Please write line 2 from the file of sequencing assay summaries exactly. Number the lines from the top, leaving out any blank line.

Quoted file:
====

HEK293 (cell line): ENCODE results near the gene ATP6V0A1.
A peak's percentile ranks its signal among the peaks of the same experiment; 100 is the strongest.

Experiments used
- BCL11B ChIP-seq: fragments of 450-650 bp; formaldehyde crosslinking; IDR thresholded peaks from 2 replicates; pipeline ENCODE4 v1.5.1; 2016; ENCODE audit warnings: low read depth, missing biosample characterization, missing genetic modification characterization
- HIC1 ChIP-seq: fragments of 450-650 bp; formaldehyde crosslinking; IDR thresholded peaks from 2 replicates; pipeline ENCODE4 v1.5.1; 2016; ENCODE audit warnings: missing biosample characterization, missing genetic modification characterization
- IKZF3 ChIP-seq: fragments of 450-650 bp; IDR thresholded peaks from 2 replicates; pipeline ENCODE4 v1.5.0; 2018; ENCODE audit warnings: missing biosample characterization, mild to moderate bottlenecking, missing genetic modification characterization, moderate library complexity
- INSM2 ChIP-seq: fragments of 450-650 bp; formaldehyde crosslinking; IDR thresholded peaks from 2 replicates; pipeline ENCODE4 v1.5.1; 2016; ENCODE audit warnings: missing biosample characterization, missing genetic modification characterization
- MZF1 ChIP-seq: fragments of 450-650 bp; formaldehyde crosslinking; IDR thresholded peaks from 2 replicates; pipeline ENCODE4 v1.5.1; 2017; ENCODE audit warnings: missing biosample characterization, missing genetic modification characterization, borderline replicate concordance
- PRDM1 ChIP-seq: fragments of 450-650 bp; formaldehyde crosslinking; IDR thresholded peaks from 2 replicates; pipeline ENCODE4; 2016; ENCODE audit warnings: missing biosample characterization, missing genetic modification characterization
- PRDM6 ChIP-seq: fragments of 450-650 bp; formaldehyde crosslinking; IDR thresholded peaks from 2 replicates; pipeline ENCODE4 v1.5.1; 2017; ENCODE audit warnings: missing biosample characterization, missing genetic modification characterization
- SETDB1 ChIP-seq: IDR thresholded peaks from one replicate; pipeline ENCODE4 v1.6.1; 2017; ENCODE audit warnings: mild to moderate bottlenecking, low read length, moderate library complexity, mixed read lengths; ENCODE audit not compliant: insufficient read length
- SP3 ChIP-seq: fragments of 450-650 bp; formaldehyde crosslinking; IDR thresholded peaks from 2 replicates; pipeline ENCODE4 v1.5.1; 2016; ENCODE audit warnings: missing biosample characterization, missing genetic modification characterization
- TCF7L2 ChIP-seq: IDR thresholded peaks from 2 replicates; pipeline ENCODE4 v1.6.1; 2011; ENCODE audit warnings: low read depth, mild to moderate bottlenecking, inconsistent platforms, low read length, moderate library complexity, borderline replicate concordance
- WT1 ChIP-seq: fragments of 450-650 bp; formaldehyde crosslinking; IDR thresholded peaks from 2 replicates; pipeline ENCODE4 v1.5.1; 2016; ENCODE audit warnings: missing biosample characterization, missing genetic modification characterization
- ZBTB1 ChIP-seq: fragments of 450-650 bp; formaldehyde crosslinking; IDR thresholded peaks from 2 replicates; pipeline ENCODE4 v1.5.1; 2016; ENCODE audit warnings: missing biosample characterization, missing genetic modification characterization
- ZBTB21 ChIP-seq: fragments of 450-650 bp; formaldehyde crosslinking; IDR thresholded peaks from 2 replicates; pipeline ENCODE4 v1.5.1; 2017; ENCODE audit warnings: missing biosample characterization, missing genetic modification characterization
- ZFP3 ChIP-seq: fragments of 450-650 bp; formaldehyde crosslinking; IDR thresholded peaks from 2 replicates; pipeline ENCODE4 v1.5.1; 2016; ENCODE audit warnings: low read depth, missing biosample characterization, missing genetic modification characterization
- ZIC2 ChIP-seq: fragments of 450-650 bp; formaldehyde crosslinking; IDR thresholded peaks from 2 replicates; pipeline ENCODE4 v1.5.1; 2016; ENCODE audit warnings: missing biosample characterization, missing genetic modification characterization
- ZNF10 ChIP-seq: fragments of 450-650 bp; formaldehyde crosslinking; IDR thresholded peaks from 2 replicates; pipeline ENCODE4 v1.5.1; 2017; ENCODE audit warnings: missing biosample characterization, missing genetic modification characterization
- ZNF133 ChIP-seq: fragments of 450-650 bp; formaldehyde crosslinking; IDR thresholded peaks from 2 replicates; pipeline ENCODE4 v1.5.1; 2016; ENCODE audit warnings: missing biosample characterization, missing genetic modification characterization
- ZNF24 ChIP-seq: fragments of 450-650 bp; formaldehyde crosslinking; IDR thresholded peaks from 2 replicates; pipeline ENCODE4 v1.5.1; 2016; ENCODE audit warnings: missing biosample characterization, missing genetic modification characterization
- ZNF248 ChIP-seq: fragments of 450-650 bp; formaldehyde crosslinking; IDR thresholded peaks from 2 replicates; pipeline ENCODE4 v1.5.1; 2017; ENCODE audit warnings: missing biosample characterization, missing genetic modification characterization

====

A peak's percentile ranks its signal among the peaks of the same experiment; 100 is the strongest.